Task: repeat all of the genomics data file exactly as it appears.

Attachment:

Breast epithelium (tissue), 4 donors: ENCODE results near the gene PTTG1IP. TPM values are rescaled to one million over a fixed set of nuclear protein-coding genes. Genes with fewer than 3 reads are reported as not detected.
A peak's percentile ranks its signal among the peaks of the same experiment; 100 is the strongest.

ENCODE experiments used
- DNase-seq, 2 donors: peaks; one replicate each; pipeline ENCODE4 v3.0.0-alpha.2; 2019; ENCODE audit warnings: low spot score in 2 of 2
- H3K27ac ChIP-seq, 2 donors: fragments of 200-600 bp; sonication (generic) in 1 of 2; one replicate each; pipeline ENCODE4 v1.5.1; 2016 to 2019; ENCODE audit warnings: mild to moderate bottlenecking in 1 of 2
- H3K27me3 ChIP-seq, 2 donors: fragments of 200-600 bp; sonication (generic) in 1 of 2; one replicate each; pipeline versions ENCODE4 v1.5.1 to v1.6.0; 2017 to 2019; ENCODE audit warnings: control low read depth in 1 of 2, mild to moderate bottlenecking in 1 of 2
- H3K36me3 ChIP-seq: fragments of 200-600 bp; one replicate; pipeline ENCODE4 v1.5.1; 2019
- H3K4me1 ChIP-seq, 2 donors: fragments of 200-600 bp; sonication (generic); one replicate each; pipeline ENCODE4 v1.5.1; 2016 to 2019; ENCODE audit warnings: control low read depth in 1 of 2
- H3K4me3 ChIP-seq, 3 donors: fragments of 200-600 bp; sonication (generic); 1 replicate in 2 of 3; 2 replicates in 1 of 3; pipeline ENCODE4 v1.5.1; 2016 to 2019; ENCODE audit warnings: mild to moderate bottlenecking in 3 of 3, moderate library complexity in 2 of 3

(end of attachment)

Breast epithelium (tissue), 4 donors: ENCODE results near the gene PTTG1IP. TPM values are rescaled to one million over a fixed set of nuclear protein-coding genes. Genes with fewer than 3 reads are reported as not detected.
A peak's percentile ranks its signal among the peaks of the same experiment; 100 is the strongest.

ENCODE experiments used
- DNase-seq, 2 donors: peaks; one replicate each; pipeline ENCODE4 v3.0.0-alpha.2; 2019; ENCODE audit warnings: low spot score in 2 of 2
- H3K27ac ChIP-seq, 2 donors: fragments of 200-600 bp; sonication (generic) in 1 of 2; one replicate each; pipeline ENCODE4 v1.5.1; 2016 to 2019; ENCODE audit warnings: mild to moderate bottlenecking in 1 of 2
- H3K27me3 ChIP-seq, 2 donors: fragments of 200-600 bp; sonication (generic) in 1 of 2; one replicate each; pipeline versions ENCODE4 v1.5.1 to v1.6.0; 2017 to 2019; ENCODE audit warnings: control low read depth in 1 of 2, mild to moderate bottlenecking in 1 of 2
- H3K36me3 ChIP-seq: fragments of 200-600 bp; one replicate; pipeline ENCODE4 v1.5.1; 2019
- H3K4me1 ChIP-seq, 2 donors: fragments of 200-600 bp; sonication (generic); one replicate each; pipeline ENCODE4 v1.5.1; 2016 to 2019; ENCODE audit warnings: control low read depth in 1 of 2
- H3K4me3 ChIP-seq, 3 donors: fragments of 200-600 bp; sonication (generic); 1 replicate in 2 of 3; 2 replicates in 1 of 3; pipeline ENCODE4 v1.5.1; 2016 to 2019; ENCODE audit warnings: mild to moderate bottlenecking in 3 of 3, moderate library complexity in 2 of 3